Monday, February 29, 2016

A borderland hike to, and out of, the remote abandoned village of Yung Shue Au (Photo-essay)

The physical health benefits of hiking are pretty clear to people.  It also is easy to see how this activity can help one to expand one's geographical knowledge of an area.  In Hong Kong, hiking has had the additional benefit of helping to increase my vocabulary as my brain gets to noticing and recognizing certain words that re-occur in local place names.

For example, early on, I got to realizing that the word au (found in such place names as Pak Kung Au and Tai Fung Au) means "gap" or "pass" in Cantonese.  And then there's the yung shue that's part of the name for places as diverse as Lamma Island's Yung Shue Wan, the Yung Shue O abutting Three Fathoms Cove, and the abandoned village of Yung Shue Au over in the northeastern New Territories which I may be one of the few people in Hong Kong to have been to not just once but twice -- and that I've come to learn is the Cantonese word for "banyan"!

Ironically, banyan trees aren't what I particularly associate with any of those places with yung shue in their names.  Instead, it's that they are all villages located in scenic parts of Hong Kong that are near the water -- and are a far cry from being part of the concrete jungle that many people think the Big Lychee predominantly is; this particularly so with Yung Shu Au, given the views and other sights one encounters there as well as on a hike to (and out of) it... ;b    

The tide was on the low side that afternoon as we walked
along the southern banks of Starling Inlet (AKA Sha Tau Kok Hoi)

Pretty much every time I pass by (or through) Kuk Po, I think 
how only its remoteness prevents it from being a nice place to live!

This check point in Starling Inlet that's manned by the Hong Kong 
marine police acts as reminder of this area's

 Behold! The verdant green of Hong Kong in the foreground, 
and the port area and grey hills of Shenzhen in the background

Feng shui-wise, Yung Shue Au looked to have been in a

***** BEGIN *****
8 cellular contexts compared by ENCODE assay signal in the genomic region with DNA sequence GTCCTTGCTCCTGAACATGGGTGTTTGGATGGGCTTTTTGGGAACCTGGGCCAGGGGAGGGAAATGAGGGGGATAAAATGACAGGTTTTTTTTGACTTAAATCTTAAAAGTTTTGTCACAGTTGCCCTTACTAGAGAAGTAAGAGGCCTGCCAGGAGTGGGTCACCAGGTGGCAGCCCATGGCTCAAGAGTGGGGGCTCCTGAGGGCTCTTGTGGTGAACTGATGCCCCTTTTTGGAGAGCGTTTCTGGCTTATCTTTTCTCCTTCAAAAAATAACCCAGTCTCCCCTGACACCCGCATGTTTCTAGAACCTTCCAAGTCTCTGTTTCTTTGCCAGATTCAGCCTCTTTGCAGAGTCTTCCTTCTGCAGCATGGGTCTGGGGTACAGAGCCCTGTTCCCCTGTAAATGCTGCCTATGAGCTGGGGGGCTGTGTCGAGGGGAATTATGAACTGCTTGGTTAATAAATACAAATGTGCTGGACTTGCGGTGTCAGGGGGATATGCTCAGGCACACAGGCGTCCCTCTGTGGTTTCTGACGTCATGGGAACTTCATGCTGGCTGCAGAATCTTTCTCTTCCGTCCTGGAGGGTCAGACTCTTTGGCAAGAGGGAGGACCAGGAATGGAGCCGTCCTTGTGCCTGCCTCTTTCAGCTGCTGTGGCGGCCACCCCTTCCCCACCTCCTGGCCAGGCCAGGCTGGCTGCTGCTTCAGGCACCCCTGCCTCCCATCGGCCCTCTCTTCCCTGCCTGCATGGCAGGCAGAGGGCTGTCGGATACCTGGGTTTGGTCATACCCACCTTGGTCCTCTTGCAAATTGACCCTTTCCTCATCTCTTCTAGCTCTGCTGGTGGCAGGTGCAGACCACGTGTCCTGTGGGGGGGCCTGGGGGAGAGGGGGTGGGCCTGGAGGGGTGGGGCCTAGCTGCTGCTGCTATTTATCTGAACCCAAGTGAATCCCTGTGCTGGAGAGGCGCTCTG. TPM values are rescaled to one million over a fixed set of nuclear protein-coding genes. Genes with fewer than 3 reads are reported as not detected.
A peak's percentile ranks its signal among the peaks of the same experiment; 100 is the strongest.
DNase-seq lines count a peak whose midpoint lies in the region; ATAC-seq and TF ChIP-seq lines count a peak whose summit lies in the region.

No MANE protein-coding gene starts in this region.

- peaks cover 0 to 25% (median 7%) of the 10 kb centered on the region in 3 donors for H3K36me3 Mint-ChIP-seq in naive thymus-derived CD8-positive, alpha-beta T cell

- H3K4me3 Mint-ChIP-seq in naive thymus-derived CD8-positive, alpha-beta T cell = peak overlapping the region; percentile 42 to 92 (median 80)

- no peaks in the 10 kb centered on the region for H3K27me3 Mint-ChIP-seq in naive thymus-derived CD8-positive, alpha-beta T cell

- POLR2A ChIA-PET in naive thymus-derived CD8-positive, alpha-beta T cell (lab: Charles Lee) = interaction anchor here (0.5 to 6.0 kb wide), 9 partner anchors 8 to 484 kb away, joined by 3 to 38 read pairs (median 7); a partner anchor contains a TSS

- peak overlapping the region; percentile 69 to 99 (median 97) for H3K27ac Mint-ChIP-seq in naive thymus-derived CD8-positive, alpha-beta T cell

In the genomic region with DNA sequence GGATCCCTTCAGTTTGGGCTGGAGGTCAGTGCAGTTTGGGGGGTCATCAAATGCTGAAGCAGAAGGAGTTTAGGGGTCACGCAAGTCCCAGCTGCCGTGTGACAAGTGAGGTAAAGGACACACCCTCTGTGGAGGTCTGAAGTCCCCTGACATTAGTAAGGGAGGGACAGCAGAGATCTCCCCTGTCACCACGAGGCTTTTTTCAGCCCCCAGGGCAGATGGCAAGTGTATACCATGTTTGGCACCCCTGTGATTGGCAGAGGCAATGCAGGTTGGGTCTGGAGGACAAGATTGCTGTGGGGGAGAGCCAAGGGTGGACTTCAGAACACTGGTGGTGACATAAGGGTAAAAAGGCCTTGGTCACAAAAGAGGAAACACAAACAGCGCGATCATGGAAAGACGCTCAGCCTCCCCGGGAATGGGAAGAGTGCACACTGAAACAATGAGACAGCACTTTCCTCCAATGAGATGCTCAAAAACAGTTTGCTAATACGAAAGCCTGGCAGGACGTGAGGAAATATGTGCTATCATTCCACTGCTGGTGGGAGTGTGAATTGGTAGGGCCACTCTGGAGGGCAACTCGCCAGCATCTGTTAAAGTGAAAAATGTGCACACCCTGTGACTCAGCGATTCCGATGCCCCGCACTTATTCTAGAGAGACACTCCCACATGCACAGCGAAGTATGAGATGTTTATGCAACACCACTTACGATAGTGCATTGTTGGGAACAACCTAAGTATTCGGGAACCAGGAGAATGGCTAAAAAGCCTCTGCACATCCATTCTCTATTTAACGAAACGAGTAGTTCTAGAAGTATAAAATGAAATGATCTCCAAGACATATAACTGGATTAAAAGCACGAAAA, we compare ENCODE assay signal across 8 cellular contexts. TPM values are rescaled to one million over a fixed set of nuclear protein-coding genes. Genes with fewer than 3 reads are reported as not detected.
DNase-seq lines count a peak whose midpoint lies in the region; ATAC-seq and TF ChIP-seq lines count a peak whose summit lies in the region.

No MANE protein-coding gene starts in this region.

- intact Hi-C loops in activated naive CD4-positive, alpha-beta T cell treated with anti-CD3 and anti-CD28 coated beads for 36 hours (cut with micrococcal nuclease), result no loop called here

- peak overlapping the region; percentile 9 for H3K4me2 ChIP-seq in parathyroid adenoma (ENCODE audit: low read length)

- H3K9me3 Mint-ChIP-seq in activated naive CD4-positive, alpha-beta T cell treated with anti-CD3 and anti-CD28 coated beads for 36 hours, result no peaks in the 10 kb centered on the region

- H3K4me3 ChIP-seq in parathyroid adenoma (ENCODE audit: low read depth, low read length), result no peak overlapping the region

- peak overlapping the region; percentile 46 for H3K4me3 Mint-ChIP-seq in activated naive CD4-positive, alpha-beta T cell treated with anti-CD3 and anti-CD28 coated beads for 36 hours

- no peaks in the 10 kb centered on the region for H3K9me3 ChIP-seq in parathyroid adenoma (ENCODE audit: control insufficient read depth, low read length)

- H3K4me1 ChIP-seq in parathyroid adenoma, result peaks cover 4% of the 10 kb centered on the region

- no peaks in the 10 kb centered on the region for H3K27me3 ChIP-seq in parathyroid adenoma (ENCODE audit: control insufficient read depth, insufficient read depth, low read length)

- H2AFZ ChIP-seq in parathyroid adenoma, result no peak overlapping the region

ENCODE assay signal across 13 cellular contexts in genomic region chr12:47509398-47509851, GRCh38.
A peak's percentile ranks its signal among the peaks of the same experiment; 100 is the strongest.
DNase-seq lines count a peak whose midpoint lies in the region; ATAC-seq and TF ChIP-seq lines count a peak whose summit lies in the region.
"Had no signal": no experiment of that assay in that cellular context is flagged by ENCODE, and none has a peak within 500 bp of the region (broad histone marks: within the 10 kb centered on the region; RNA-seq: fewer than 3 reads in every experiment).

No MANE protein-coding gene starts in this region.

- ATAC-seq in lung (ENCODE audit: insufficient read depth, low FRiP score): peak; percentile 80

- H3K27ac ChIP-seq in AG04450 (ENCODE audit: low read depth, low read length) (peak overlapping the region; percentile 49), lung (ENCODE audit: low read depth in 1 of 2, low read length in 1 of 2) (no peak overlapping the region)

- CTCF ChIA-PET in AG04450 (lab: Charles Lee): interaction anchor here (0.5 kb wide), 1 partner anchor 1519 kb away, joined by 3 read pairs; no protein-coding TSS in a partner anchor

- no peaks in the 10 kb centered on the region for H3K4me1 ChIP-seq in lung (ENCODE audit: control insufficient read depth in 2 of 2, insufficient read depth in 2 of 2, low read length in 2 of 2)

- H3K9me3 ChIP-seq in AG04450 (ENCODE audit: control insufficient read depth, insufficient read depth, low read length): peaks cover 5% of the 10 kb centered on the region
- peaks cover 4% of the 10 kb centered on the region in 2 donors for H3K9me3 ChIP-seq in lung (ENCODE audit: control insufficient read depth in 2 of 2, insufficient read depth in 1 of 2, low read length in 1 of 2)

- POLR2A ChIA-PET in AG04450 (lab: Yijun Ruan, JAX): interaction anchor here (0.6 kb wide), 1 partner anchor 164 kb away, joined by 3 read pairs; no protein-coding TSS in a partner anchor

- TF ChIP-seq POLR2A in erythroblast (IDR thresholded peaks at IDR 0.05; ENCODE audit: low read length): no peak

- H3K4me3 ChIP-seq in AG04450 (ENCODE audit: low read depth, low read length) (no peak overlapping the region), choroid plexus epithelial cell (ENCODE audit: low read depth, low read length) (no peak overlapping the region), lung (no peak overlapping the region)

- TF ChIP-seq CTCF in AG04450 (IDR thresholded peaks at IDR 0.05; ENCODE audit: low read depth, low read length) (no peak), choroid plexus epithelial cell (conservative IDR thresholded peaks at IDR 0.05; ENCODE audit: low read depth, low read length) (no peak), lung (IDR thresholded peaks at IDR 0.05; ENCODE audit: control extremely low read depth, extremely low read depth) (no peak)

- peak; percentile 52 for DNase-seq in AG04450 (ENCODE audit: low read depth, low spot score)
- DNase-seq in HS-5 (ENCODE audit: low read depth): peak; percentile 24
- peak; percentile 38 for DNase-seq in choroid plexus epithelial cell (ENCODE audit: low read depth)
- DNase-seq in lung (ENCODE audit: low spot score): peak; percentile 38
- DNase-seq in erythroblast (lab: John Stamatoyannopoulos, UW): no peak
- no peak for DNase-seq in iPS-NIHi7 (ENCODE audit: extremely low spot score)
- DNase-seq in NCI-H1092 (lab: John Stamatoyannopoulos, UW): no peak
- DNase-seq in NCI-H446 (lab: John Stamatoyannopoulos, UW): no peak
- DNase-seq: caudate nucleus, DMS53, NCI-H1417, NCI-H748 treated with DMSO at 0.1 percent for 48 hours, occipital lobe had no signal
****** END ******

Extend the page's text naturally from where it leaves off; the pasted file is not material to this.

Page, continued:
great location -- with water in front and hills at the back of it

But in the modern world, it didn't pay to be some distance
-- and unconnected by road -- from "civilization"

On the way out of Yung Shue Au, we opted for a route that took 
us closer to Kuk Po, whose buildings are in better shape than 
Yung Shue Au's but still show signs of nature taking over them!

 And while on the subject of nature: isn't this butterfly pretty? ;b


eastcoastlife said...

Whoa, saw how close mainland China is to Hong Kong. No wonder some Chinese nationals were able to swim to Hong Kong without a passport.

Happy 2016 and a successful Year of the Monkey!

YTSL said...

Hi EastCoastLife --

Happy 2016 and the Year of the Monkey to you!

Believe it or not, one of my hiking friends' father was one of the Chinese nationals to swim over to Hong Kong to escape the Cultural Revolution. Also have a met of couple of people who told me that they did the same thing. I find this, and them, really amazing.

Carver said...

I always love seeing your hikes.

YTSL said...

Hi Carver --

I'm glad to "hear" you say that -- and hope you come and check out this blog often as I do put up quite a few hike posts! ;b

Bill said...


This is one of your best posts, which in parts, speaks to me of a Ghost Village experience. I especially like the second photo from the bottom of the sideview of a deteriorated building, which looks as if it is being recycled back into nature...These photos depict a rural experience that could easily haunt one when they return to the busy streets of Hong Kong.


YTSL said...

Hi Bill --

I'm glad you like this photo-essay! For a real "Ghost Village" experience, check out my So Lo Pun blog entry. That's the village with the "haunted" reputation! ;b